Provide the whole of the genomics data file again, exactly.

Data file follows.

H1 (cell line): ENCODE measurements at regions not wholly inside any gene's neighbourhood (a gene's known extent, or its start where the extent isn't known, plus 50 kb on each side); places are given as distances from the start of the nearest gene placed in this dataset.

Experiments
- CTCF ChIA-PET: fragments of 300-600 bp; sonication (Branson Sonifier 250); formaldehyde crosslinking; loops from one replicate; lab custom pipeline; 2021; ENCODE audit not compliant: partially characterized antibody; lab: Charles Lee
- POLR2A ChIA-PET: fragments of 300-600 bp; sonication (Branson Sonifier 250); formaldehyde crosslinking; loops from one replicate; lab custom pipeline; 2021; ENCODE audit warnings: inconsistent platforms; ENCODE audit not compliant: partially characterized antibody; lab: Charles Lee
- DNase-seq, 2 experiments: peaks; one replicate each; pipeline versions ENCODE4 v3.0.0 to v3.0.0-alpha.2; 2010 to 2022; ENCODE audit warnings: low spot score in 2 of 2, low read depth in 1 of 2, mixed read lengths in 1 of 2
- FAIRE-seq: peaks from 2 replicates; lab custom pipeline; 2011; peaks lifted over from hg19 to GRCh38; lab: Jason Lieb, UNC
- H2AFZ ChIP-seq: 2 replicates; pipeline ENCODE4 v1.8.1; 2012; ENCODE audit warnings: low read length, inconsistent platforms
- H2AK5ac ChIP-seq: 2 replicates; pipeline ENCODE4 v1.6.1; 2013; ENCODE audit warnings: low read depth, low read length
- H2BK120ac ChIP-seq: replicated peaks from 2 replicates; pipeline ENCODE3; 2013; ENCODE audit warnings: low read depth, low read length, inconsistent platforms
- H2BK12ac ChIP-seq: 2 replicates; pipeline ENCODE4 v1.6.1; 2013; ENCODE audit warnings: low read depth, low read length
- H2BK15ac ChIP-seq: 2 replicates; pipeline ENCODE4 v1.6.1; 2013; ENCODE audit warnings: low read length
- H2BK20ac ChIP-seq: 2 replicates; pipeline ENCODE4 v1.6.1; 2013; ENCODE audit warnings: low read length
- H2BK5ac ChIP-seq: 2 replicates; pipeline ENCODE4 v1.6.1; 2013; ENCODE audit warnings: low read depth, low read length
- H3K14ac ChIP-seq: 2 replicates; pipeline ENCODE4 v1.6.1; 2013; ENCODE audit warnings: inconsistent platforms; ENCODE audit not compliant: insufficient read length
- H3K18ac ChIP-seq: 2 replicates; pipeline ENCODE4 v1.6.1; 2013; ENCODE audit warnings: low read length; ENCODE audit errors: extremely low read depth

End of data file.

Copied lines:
H1 (cell line): ENCODE measurements at regions not wholly inside any gene's neighbourhood (a gene's known extent, or its start where the extent isn't known, plus 50 kb on each side); places are given as distances from the start of the nearest gene placed in this dataset.

Experiments
- CTCF ChIA-PET: fragments of 300-600 bp; sonication (Branson Sonifier 250); formaldehyde crosslinking; loops from one replicate; lab custom pipeline; 2021; ENCODE audit not compliant: partially characterized antibody; lab: Charles Lee
- POLR2A ChIA-PET: fragments of 300-600 bp; sonication (Branson Sonifier 250); formaldehyde crosslinking; loops from one replicate; lab custom pipeline; 2021; ENCODE audit warnings: inconsistent platforms; ENCODE audit not compliant: partially characterized antibody; lab: Charles Lee
- DNase-seq, 2 experiments: peaks; one replicate each; pipeline versions ENCODE4 v3.0.0 to v3.0.0-alpha.2; 2010 to 2022; ENCODE audit warnings: low spot score in 2 of 2, low read depth in 1 of 2, mixed read lengths in 1 of 2
- FAIRE-seq: peaks from 2 replicates; lab custom pipeline; 2011; peaks lifted over from hg19 to GRCh38; lab: Jason Lieb, UNC
- H2AFZ ChIP-seq: 2 replicates; pipeline ENCODE4 v1.8.1; 2012; ENCODE audit warnings: low read length, inconsistent platforms
- H2AK5ac ChIP-seq: 2 replicates; pipeline ENCODE4 v1.6.1; 2013; ENCODE audit warnings: low read depth, low read length
- H2BK120ac ChIP-seq: replicated peaks from 2 replicates; pipeline ENCODE3; 2013; ENCODE audit warnings: low read depth, low read length, inconsistent platforms
- H2BK12ac ChIP-seq: 2 replicates; pipeline ENCODE4 v1.6.1; 2013; ENCODE audit warnings: low read depth, low read length
- H2BK15ac ChIP-seq: 2 replicates; pipeline ENCODE4 v1.6.1; 2013; ENCODE audit warnings: low read length
- H2BK20ac ChIP-seq: 2 replicates; pipeline ENCODE4 v1.6.1; 2013; ENCODE audit warnings: low read length
- H2BK5ac ChIP-seq: 2 replicates; pipeline ENCODE4 v1.6.1; 2013; ENCODE audit warnings: low read depth, low read length
- H3K14ac ChIP-seq: 2 replicates; pipeline ENCODE4 v1.6.1; 2013; ENCODE audit warnings: inconsistent platforms; ENCODE audit not compliant: insufficient read length
- H3K18ac ChIP-seq: 2 replicates; pipeline ENCODE4 v1.6.1; 2013; ENCODE audit warnings: low read length; ENCODE audit errors: extremely low read depth